Very rarely does the hit detection bug out. When I sent my scout to attack a enemy at close range, the game calculated a few of the shots as misses, which happens often at the beginning of the game. But the issue is that the bullet clearly went through the enemy soldier and came out of the other side. These kind of frustrations are few and far between, so when it did happen, it was highly noticeable. This can become an issue because the game features permadeaths, so if one of your squad members runs out of health, you have three turns to reach that person before they die for good, unless the enemy reaches them first.
You must use a foot soldier to save a fallen comrade, as well. The tank cannot capture enemy posts or save friendlies though, oddly enough, the AI can take your camp using a tank. The AI can be a little wonky. Sometimes it will play smart and try to flank your squad and force you to change up how you advance, but most of the times it would just run around in a circle just to waste turns instead of saving them up. The game wouldn’t utilize tanks unless I crossed a certain part of the map, but it would send foot soldiers to their death like they were nothing. At first, I thought it made sense: why waste your tank when you know the enemy is moving up? But even the tank-killing lancers would choose to stay back for unknown reasons.
Both the player and the AI can use a turn to call in reinforcements from their own camp(s). The AI won’t hesitate to do this, though it’s too bad that it only calls in more Shock Troopers and Scouts. While the game can be challenging, it’s obvious that the AI mostly follows a set path, and the only thing that gives it the edge during battles is that it will always have slightly better weapons than the player.
A quarter way into the story, the game introduces magic, and the game goes from an enjoyable challenging strategy game to an enjoyable challenging strategy game with anime logic thrown into the mix. But don’t let that turn you away – the magic nonsense is mostly for story purposes.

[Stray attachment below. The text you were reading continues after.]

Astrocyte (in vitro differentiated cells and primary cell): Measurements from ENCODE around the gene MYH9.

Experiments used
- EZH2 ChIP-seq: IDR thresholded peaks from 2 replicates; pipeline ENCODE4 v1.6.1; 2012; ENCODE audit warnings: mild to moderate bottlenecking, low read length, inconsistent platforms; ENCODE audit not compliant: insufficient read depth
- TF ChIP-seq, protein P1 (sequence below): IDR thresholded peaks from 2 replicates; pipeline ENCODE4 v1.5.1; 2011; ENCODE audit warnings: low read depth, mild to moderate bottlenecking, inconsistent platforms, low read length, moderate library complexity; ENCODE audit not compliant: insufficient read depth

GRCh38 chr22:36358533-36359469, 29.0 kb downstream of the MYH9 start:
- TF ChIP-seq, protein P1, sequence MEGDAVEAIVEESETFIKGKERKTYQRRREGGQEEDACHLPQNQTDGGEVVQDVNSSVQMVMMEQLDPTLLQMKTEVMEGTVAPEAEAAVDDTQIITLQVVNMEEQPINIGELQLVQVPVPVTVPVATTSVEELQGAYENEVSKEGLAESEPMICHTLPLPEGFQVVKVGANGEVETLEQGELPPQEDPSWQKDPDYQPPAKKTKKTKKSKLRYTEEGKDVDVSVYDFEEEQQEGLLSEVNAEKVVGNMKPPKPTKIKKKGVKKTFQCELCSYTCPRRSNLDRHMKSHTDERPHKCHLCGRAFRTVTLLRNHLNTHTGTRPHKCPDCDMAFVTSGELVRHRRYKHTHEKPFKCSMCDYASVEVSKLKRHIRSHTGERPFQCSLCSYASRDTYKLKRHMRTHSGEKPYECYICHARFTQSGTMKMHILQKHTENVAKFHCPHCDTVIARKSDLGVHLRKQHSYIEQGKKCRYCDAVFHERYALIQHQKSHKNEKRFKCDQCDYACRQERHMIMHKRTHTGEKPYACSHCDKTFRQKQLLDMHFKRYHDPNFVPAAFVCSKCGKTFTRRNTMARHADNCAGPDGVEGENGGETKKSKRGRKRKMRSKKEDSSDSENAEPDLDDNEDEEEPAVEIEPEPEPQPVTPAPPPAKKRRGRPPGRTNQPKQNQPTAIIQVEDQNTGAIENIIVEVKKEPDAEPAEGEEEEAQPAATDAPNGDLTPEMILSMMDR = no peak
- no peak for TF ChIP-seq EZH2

While we’re on the topic of the story, Valkyria Chronicles has an issue with letting players enjoy the challenging gameplay. The game is heavily focused on its story. Each chapter of the game is filled with cutscenes and only one playable mission. A few rare chapters will have two missions that connect the cutscenes together. The game’s story tries to cover racism, loyalty and war at the same time and does a decent job at keeping it interesting, at first. By Chapter 10, the game will have beaten you with the same ideology over and over again, to the point where it feels like nothing is actually being said anymore.
There are a race of people called Darcsens. Most of Europa hates them because they are seen as an inferior race. One of the members of Squad 7, Isara Gunther, is a descendant of this race and is often ridiculed by two of her squad mates. At one moment, Largo and Rosie openly show their hatred towards Isara. The next: they make nice with her, and it seems that they learned their lesson about how Isara is no more different than them, but a few chapters later, Rosie continues to belittle Isara and her race. This would have been alright if the story would choose to fixate on that story. Instead, it introduces another Darcsen character to give Rosie an excuse to show her hatred for them…you know, in case you missed it every other time she opened her mouth.
The game just can’t seem to find the voice it thinks it has. Welkin will often go on about coexistence and nature without actually saying anything. He just keeps finding different ways to repeat himself. And that’s honestly Valkyria Chronicles Remastered‘s biggest fault: the overstuffed preachy dialogue and story. You don’t see the war take an actual effect on the characters; they never change or really grow.
Valkyria Chronicles Remastered offers a fun, challenging strategy game with interesting characters that have some the most dull, repetitive dialogue. If that sounds odd, it should. I liked my time with a few of the Squad 7 members, but I never got a sense of connection with these characters. It just felt like everybody was going through the motions because they were forced to, even after running a mission to gain their trust.
Valkyria Chronicles Remastered is just that – a remaster, and not a remake, which is kind of disappointing. Chronicles could have definitely benefited from an online skirmish mode or, at the very least, added Chronicles 2 to spark interest in Chronicles 3 or the upcoming Japan-only Valkyria: Azure Revolution. At just $30 USD, however, Valkyria Chronicles Remastered makes for a great addition to the PS4’s library and will hopefully convince SEGA to release the rest of the series to the West.
This review is based on a early review copy provided by SEGA
Get real time updates about future posts directly on your device, subscribe now.